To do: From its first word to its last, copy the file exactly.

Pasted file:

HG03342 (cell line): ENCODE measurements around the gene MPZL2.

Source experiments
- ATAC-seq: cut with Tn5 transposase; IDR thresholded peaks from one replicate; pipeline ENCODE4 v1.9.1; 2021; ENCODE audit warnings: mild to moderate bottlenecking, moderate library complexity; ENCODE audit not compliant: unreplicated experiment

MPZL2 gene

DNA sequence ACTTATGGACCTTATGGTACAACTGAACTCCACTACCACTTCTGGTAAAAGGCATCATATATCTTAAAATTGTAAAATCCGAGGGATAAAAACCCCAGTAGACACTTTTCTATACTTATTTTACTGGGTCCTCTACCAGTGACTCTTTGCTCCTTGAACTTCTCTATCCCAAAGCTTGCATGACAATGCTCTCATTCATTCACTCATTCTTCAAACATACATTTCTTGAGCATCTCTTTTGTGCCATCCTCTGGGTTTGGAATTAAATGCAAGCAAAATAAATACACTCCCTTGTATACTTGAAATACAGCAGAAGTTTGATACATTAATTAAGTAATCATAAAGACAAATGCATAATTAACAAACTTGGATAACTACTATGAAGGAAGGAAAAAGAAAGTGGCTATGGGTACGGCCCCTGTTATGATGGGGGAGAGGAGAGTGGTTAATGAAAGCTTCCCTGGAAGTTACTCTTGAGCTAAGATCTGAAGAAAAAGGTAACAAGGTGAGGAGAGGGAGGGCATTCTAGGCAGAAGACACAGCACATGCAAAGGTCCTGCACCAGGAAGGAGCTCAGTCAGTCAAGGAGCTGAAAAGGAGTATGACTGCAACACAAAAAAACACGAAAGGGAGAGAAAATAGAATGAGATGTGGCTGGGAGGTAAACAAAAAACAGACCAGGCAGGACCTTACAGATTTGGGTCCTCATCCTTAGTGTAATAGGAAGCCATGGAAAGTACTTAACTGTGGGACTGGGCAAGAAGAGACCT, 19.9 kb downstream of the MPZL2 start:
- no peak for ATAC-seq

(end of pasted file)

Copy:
HG03342 (cell line): ENCODE measurements around the gene MPZL2.

Source experiments
- ATAC-seq: cut with Tn5 transposase; IDR thresholded peaks from one replicate; pipeline ENCODE4 v1.9.1; 2021; ENCODE audit warnings: mild to moderate bottlenecking, moderate library complexity; ENCODE audit not compliant: unreplicated experiment

MPZL2 gene

DNA sequence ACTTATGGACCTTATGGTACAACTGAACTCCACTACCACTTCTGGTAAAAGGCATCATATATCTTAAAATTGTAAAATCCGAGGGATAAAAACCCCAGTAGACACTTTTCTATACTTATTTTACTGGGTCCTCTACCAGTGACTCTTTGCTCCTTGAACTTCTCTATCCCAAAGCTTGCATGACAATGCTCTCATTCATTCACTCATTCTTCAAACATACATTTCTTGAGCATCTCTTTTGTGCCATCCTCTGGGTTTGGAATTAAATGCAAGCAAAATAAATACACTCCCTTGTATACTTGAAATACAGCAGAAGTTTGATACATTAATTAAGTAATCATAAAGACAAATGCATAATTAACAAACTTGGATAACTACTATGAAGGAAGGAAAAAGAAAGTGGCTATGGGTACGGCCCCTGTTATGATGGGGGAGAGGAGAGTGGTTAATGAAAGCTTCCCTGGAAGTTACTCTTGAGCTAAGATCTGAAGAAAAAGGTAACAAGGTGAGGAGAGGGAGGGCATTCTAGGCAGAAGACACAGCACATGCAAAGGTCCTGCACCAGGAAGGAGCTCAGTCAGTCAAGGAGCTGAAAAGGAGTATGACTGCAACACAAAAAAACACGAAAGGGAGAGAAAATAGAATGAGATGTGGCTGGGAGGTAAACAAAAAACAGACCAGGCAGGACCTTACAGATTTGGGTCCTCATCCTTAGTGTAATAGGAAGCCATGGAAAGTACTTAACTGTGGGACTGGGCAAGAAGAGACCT, 19.9 kb downstream of the MPZL2 start:
- no peak for ATAC-seq